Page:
Ryohei Arai in javelin qualifying at the IAAF World Championships, Beijing 2015 (Getty Images) © Copyright
Report Beijing, China

Report: men’s javelin qualifying – IAAF World Championships, Beijing 2015

In an otherwise quite predictable men’s javelin qualification, there was one major development: Olympic champion Keshorn Walcott failed to make the final with his 76.83m throw, enough for just 26th place overall.

Most of the other favourites made it to the final, with maybe two exceptions. The 2013 world bronze medallist Russian Dmitri Tarabin didn’t make it with 77.48m for 25th and China’s Zhao Qinggang was 17th with 79.37m, almost 10 metres shy of his Asian record. But Tarabin’s 2015 form did not match that from 2013 and Zhao had not competed for more than 10 months since his record throw at the Asian Games in Incheon in October 2014.

For Walcott, who has suffered from an ankle injury he sustained at the IAAF Diamond League meeting in Monaco in the middle of the July, it was not clear-cut. His first throw of about 82 metres was the narrowest of fouls.

After Monaco it was thought that the Trinidad and Tobago athlete’s season was over, but he returned surprisingly quickly to win the Pan American Games in Toronto just a week after his injury. The 22-year-old is second on the world list this season with his 90.16m best in Lausanne in July.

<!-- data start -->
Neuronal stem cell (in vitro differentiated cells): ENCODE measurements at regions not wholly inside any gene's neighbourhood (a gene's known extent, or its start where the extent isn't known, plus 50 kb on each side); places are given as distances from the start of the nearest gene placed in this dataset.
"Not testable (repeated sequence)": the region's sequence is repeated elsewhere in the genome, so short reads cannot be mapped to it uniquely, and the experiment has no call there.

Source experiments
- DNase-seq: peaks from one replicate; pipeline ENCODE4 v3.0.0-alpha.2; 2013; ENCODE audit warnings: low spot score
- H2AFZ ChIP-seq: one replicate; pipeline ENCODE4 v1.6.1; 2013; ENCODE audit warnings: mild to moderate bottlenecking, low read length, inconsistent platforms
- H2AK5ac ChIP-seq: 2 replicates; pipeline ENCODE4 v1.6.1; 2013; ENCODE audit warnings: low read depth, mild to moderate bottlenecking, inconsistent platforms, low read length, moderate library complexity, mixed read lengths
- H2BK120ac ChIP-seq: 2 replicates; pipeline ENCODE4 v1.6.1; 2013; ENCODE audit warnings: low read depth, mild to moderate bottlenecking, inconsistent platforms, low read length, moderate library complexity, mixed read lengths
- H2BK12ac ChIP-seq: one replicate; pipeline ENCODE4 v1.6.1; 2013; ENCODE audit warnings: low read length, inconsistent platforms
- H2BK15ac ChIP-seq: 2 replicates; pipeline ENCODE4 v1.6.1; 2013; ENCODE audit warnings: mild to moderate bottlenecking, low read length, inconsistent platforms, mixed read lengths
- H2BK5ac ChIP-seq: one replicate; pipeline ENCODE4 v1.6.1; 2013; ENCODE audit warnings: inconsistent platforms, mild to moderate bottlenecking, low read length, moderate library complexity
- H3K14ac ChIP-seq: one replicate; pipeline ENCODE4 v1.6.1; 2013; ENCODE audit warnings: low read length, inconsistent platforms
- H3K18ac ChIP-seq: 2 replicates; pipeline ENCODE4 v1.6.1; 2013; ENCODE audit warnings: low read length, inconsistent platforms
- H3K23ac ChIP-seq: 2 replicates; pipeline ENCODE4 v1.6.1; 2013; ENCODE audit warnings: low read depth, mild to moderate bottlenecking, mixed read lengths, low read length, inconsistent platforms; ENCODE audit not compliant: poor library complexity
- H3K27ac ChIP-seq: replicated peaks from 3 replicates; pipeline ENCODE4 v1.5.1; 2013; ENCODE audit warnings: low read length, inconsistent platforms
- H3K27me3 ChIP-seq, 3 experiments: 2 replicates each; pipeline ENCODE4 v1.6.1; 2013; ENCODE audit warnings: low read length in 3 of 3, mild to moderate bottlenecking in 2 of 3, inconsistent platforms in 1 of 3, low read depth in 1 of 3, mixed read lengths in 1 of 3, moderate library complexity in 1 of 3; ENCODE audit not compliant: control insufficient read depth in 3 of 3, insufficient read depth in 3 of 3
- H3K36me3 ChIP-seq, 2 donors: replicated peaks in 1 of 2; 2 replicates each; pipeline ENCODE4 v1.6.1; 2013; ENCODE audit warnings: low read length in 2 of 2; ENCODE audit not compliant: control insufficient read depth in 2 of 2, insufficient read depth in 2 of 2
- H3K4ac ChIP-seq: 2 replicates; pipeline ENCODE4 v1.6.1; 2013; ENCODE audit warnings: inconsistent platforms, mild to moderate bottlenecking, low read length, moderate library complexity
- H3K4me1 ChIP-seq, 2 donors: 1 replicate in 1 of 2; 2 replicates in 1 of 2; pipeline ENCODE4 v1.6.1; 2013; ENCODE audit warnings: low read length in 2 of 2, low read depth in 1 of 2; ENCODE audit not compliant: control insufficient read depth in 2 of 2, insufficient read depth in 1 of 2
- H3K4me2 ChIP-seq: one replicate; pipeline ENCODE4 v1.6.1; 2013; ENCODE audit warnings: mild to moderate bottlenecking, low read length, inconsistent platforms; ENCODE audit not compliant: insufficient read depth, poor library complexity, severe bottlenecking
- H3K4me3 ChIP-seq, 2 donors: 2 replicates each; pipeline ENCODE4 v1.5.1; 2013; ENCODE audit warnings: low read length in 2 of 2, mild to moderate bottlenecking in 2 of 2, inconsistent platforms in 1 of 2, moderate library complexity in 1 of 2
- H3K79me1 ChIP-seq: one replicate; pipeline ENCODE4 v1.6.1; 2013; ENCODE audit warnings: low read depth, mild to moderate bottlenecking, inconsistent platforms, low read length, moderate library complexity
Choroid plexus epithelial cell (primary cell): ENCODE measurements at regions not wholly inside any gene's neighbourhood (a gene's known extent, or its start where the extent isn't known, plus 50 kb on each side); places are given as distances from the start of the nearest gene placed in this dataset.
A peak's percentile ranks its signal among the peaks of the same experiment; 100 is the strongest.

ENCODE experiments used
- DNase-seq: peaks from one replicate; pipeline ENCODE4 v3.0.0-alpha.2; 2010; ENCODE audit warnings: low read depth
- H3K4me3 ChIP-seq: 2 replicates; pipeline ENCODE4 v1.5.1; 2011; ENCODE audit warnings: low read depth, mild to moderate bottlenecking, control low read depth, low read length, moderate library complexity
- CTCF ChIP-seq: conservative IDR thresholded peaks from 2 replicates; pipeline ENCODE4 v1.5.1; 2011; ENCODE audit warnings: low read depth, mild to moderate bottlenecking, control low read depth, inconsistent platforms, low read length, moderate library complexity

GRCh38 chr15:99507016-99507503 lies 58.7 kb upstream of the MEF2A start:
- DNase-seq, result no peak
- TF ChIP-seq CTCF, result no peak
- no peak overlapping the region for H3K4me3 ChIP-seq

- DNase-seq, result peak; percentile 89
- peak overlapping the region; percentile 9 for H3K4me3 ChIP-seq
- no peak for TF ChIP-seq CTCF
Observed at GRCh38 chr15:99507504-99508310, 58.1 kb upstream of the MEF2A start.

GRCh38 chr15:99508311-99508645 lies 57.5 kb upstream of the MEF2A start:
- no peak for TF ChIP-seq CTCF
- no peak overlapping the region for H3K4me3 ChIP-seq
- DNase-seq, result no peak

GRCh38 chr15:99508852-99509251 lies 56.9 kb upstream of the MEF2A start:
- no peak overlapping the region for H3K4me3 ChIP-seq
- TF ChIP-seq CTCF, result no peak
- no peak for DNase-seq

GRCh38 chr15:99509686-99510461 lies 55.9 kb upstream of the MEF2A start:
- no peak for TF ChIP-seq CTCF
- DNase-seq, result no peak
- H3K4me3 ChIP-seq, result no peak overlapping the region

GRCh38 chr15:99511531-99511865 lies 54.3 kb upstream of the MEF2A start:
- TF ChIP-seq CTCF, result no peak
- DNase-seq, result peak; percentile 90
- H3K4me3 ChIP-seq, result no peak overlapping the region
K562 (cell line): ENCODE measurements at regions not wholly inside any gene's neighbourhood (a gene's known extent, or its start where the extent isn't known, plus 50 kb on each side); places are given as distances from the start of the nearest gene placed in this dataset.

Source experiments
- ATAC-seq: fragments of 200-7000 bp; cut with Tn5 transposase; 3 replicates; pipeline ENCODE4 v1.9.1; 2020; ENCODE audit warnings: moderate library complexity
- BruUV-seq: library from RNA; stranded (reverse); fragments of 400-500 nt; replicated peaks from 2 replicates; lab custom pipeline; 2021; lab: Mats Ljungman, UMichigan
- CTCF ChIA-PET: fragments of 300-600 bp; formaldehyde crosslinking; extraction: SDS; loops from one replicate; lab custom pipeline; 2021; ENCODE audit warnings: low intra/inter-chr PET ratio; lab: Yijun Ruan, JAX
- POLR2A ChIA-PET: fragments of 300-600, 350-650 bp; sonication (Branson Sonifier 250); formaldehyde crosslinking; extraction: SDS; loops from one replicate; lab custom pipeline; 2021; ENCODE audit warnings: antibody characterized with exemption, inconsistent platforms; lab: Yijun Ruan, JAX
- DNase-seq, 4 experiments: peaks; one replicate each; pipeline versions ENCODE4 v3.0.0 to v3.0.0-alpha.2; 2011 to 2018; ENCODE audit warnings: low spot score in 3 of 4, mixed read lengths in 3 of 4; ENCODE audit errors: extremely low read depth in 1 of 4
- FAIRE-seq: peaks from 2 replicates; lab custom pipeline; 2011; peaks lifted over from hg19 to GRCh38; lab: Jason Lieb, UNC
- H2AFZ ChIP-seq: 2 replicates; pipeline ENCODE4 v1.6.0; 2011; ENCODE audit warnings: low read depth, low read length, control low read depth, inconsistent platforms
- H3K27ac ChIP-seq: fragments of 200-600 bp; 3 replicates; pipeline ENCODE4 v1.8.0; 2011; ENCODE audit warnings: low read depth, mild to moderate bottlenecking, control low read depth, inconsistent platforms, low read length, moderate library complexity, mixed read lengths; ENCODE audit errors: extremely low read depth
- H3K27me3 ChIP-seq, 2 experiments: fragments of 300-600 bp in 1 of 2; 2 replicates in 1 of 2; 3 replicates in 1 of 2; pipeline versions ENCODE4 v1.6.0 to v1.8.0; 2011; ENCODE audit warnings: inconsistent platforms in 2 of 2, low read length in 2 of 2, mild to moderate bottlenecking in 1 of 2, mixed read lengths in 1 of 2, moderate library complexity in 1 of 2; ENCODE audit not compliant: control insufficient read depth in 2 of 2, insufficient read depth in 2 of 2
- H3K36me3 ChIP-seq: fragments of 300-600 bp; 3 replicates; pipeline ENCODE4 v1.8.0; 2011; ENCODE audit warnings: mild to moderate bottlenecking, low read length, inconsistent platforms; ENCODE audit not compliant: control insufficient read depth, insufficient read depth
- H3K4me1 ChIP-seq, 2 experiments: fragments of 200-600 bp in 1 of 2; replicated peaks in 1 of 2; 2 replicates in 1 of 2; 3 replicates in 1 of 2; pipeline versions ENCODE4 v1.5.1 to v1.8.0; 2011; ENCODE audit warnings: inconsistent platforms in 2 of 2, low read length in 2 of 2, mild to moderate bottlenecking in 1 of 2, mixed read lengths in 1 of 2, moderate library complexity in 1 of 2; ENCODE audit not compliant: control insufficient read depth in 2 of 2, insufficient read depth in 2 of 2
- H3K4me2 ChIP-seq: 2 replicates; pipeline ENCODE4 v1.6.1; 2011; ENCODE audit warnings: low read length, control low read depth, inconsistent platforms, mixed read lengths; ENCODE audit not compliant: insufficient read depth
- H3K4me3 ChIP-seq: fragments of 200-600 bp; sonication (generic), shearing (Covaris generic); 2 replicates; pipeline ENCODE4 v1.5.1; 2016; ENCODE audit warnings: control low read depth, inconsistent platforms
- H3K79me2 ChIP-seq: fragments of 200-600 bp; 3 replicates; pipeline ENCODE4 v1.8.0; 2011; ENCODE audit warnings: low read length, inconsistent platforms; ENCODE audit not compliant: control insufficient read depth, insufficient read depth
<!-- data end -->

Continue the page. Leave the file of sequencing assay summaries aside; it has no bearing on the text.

There were two surprise names at the top of the qualification. 23-year-old German Andreas Hofmann unleashed an 86.14m personal best with his first throw, adding one centimetre to his previous best from last year; quite an achievement for an athlete competing at his first global championships.

Japan’s Ryohei Arai, who took silver behind Zhao at the 2014 Asian Games, threw 84.66m with his last throw for the second-best performance of the competition.

The usual suspects took the next three places. World leader Julius Yego struggled a bit with his first throw of 80.79m, which would have been enough for the final. But the Kenyan threw his javelin at a better angle with his second throw, which landed at 84.46m, well beyond the automatic qualifying standard of 83.00m.

The 26-year-old threw an African record of 91.39m in Birmingham in June and he finished fourth at the last World Championships in Moscow two years ago, with Tarabin overtaking him in the last round.

Defending world champion Vítezslav Vesely was not troubled at all. The Czech qualified with the first throw of group B.

The silver medallist from Moscow in 2013, Tero Pitkamaki, needed two throws, but qualified comfortably with an 83.43m second-round effort.

Argentina’s Braian Toledo broke his own national record with 83.32m on his first throw. This will be the first major championships final at the senior level for Toledo, who set a world youth best of 89.34m in 2010 with the 700g. Thomas Rohler, who threw a personal best of 89.27m in August, qualified with his final throw of 83.23m. The 23-year-old German did not qualify for the final in Moscow two years ago.

European champion Antti Ruuskanen threw 82.20m with his second throw and the Finn qualified as the ninth man. Swede Kim Amb (81.63m), 10th in Moscow 2013, Estonian Risto Matas (81.56m), eighth in Moscow 2013, and 22-year-old German Johannes Vetter (80.86m), competing at his first major championships, complete the line-up for the final.

Mirko Jalava for the IAAF